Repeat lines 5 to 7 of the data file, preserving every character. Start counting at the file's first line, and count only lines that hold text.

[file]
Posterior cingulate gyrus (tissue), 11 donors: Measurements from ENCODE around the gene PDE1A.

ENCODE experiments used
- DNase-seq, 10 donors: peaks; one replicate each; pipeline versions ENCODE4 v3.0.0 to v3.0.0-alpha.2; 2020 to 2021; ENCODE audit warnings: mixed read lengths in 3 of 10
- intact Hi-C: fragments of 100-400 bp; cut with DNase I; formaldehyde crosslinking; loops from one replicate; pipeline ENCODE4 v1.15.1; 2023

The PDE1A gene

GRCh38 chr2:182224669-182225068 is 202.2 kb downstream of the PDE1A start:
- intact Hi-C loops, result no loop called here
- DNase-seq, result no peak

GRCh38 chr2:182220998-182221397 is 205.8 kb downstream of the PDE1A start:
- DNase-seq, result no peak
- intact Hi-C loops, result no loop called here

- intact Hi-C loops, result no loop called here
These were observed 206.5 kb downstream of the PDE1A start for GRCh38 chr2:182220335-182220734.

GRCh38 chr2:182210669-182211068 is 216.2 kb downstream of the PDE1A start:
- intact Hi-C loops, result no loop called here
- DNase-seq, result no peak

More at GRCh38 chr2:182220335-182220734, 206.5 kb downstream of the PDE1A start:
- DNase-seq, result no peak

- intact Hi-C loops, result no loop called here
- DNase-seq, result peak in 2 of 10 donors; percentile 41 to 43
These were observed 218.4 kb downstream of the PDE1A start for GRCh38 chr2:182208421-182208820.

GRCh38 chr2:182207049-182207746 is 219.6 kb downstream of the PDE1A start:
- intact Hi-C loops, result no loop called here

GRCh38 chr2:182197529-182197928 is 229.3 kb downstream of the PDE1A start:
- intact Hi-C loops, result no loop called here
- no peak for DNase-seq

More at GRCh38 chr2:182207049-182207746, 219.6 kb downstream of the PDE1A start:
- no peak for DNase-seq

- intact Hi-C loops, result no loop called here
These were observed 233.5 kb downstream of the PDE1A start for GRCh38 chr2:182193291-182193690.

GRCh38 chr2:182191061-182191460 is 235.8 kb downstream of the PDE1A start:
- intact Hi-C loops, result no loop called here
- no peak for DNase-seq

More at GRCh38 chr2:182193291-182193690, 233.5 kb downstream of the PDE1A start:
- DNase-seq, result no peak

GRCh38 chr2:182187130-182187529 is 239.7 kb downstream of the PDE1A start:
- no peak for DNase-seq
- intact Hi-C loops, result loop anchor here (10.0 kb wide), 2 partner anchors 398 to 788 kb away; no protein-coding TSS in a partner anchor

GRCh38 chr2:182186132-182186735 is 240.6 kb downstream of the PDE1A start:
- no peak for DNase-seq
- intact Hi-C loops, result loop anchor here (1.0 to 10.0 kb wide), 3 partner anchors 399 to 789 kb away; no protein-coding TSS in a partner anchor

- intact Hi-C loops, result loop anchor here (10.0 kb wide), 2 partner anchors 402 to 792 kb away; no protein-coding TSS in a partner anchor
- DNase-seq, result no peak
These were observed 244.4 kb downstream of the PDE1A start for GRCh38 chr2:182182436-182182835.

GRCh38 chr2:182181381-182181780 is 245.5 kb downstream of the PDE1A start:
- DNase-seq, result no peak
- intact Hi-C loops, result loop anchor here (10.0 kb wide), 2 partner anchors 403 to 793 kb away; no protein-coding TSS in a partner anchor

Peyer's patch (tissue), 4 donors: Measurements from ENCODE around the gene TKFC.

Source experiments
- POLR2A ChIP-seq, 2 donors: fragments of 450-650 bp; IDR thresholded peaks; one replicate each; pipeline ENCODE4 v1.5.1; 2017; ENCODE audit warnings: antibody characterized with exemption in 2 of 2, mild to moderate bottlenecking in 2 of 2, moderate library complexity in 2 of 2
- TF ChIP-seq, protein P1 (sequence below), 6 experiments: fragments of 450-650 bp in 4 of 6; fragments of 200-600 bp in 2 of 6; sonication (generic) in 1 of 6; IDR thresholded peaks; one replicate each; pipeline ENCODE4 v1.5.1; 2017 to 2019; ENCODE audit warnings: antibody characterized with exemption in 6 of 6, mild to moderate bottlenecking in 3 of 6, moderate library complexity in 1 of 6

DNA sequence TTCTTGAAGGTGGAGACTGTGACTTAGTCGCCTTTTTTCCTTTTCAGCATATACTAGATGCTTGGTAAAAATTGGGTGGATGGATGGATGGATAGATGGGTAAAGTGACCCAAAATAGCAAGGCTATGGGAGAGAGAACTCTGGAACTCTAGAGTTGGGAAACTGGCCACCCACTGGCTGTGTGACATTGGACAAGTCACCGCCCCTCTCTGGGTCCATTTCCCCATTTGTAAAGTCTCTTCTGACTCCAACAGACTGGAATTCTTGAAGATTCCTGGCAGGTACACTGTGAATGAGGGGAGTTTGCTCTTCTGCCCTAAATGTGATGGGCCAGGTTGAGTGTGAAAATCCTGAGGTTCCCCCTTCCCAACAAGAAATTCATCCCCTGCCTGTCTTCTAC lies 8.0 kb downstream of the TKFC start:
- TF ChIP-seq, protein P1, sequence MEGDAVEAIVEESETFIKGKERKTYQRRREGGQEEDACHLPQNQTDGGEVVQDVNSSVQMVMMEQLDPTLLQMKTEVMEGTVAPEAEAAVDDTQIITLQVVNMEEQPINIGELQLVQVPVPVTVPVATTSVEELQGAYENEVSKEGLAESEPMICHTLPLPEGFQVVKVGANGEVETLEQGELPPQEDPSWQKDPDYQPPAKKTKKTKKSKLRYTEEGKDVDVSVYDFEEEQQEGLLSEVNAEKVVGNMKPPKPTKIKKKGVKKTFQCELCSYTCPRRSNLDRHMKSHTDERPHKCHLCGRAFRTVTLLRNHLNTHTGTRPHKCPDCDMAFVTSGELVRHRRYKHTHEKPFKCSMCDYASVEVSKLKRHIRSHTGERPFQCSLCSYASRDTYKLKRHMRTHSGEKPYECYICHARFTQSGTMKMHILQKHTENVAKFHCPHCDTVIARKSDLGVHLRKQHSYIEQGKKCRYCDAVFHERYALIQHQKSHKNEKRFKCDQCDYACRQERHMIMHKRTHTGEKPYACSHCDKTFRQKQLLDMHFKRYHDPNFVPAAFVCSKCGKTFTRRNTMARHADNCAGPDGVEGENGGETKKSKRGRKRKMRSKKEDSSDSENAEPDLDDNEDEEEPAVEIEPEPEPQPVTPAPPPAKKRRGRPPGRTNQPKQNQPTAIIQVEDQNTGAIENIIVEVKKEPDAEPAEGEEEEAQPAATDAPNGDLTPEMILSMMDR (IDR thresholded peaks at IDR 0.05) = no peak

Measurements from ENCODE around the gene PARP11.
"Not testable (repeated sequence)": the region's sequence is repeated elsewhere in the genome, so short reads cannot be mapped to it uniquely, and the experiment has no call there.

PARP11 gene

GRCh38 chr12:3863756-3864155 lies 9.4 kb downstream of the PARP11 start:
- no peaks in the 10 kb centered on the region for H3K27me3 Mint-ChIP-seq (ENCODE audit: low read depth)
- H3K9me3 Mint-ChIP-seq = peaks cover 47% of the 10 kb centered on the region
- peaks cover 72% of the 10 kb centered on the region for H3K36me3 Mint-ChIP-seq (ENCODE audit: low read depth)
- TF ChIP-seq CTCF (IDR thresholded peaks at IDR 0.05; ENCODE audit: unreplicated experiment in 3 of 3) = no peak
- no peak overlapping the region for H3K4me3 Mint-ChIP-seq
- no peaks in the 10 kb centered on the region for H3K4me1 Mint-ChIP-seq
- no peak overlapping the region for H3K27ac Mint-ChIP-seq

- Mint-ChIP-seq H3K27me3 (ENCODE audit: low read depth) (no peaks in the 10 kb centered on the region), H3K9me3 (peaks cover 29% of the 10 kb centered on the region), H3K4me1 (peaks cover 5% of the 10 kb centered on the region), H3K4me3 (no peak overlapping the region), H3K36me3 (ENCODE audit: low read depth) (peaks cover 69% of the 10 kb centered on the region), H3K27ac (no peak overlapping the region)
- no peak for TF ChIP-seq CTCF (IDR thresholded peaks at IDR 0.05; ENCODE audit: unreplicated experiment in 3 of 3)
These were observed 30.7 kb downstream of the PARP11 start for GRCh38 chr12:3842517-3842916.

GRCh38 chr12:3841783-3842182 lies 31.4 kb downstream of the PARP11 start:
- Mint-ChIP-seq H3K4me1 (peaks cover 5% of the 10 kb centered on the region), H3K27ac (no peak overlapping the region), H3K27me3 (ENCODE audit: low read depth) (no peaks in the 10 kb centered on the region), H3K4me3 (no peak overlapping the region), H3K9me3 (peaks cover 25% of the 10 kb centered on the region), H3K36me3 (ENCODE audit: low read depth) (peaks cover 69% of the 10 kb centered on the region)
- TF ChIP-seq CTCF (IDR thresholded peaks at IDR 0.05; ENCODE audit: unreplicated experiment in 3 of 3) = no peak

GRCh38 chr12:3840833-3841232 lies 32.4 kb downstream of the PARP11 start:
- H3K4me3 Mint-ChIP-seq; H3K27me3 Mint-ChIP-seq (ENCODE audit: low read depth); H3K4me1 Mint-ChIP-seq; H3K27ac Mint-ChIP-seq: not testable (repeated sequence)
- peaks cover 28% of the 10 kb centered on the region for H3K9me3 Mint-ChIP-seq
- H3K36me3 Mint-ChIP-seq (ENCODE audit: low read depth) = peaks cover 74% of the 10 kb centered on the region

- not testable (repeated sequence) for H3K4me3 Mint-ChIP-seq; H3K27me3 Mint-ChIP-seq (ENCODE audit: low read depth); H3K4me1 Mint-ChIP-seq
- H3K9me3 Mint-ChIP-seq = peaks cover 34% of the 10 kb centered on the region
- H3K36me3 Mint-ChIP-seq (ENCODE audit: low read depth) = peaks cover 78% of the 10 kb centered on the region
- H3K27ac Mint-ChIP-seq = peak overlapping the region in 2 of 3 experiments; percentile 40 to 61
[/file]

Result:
The PDE1A gene

GRCh38 chr2:182224669-182225068 is 202.2 kb downstream of the PDE1A start:
- intact Hi-C loops, result no loop called here